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News Briefs

State Department Faces Shake Up In Wake of Security Breach


U.S. Secretary of State Madeleine Albright ordered a shake-up in the way her department protects national secrets Monday following the disappearance of a laptop computer loaded with classified information from a supposedly secure conference room.

“Like several other recent serious lapses in security, this is inexcusable and intolerable,” Albright said of the loss of the computer, which contained classified information about weapons proliferation and other matters. “Such failures put our nation’s secrets at risk. They also damage the department’s reputation.”

Albright ordered all of the department’s supervisory personnel to conduct a thorough review of security procedures this week and called on all employees to attend annual refresher courses on safeguarding sensitive material.

She also resolved a simmering bureaucratic turf fight by declaring that the Bureau of Diplomatic Security, mainly a law enforcement organization, should have primary responsibility for security, rather than the department’s in-house intelligence analysts.

U.S. Foundations to Give $100M To Promising African Universities


Four of the nation’s most well-endowed foundations announced a joint $100 million investment Monday to help reform and revitalize higher education in select African countries in the largest-ever coordinated U.S. philanthropic effort on the continent.

Leaders of the Carnegie Corporation -- along with the John D. and Catherine T. MacArthur, the Rockefeller and the Ford foundations -- said they will coordinate with one another as well as with African educational leaders to focus grants that will strengthen universities that already have shown creative promise in their efforts to reform and expand.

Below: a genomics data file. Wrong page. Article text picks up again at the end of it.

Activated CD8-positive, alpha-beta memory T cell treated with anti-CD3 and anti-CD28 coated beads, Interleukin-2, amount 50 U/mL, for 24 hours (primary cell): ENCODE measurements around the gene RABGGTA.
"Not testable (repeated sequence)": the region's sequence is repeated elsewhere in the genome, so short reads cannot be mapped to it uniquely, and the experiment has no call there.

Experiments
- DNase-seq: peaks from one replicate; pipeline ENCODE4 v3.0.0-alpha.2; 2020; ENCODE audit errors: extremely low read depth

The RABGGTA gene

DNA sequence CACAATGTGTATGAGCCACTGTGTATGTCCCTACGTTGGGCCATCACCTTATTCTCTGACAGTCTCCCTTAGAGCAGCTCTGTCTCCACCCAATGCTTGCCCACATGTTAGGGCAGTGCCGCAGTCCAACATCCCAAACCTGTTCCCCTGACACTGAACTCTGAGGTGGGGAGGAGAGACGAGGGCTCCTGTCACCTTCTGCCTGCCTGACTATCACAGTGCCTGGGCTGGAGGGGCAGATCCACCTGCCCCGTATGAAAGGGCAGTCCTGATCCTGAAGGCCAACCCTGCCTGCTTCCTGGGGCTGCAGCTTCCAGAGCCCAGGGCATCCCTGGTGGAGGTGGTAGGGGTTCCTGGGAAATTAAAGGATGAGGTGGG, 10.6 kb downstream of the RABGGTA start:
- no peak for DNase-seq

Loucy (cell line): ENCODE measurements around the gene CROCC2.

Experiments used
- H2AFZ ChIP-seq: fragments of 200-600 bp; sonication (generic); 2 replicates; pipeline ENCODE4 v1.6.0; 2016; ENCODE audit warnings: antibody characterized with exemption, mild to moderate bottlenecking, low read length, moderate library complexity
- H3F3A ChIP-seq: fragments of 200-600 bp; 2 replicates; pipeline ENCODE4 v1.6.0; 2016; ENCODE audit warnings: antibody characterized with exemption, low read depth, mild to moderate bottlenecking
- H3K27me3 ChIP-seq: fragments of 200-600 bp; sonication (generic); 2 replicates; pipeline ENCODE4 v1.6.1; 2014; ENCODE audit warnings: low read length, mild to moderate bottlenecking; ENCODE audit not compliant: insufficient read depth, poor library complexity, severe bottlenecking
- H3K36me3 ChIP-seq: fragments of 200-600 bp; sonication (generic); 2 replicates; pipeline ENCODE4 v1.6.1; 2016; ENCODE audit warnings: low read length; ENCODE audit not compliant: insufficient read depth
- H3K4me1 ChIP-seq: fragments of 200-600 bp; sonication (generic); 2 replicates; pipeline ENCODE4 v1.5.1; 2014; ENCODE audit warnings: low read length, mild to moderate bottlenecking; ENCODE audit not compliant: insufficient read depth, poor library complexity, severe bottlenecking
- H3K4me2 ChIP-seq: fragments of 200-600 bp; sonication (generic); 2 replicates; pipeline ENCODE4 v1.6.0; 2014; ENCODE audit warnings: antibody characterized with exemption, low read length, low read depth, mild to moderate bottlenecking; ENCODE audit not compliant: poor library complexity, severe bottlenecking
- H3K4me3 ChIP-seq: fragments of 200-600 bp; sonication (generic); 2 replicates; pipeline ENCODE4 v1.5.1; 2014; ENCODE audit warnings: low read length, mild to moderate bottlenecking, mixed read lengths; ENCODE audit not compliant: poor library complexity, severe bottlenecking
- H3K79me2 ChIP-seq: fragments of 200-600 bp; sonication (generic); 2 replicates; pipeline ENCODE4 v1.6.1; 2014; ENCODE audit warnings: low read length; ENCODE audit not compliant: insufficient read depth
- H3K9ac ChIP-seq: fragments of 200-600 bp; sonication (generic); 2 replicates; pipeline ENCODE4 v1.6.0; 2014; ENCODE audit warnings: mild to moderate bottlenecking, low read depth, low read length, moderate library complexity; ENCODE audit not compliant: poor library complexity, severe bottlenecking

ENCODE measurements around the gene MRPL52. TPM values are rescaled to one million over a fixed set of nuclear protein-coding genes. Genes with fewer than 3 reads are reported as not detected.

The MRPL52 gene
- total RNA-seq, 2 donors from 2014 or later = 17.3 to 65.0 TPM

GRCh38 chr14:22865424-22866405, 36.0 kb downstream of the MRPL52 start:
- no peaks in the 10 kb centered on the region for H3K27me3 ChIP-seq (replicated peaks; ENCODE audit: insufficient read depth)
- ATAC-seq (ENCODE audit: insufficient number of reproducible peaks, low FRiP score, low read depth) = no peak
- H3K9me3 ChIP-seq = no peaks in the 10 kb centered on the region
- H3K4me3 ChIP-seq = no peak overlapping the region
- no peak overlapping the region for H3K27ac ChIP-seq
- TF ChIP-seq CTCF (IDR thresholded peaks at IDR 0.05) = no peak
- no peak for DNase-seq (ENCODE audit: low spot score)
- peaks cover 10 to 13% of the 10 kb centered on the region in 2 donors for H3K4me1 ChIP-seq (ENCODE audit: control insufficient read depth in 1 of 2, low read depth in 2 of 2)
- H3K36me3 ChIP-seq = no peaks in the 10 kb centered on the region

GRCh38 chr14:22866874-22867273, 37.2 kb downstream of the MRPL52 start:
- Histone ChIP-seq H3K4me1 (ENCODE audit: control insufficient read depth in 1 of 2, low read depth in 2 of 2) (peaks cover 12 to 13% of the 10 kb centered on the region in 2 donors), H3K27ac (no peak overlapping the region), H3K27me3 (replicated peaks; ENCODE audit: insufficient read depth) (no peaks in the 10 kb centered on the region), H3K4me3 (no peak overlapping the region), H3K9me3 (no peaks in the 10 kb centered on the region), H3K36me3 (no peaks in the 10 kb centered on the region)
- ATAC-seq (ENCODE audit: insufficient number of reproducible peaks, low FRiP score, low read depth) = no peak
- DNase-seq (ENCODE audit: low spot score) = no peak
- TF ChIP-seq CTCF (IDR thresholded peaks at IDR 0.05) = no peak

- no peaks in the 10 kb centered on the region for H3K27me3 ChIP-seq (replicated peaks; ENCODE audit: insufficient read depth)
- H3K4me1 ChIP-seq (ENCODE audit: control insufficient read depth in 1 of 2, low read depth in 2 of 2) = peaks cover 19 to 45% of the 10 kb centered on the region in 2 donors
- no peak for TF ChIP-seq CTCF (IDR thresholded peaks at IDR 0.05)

The new thrust is designed to support higher education in countries where economic and political decentralization efforts are underway and to help expand the pool of Africans equipped to cope with the continent’s many pressures, including the HIV epidemic, the fragility of democracy and the speed of the global economy that has largely passed Africa by.

Police, Protesters Preparing For Democratic Convention


With images of the disruptive protests during meetings of the World Trade Organization in Seattle and World Bank in Washington, D.C., still fresh in their minds, law enforcement authorities in Los Angeles are quietly launching a full-scale mobilization in preparation for this summer’s Democratic Convention.

Local and national activists, too, are mobilizing for what some are dubbing “the Battle of Los Angeles,” emboldened by their successes in winning international media attention while disrupting the economic summits on both coasts.

Both sides say they hope peace will prevail when Democratic leaders meet Aug. 14-17 at Staples Center to nominate Al Gore as the party’s standard-bearer in the November presidential election.

But, just in case, both sides also are preparing for the worst.

The Los Angeles Police Department, the FBI, the Secret Service and a host of other local, state and federal law enforcement agencies have been working together for months to forge a cohesive response plan in case protests get out of hand.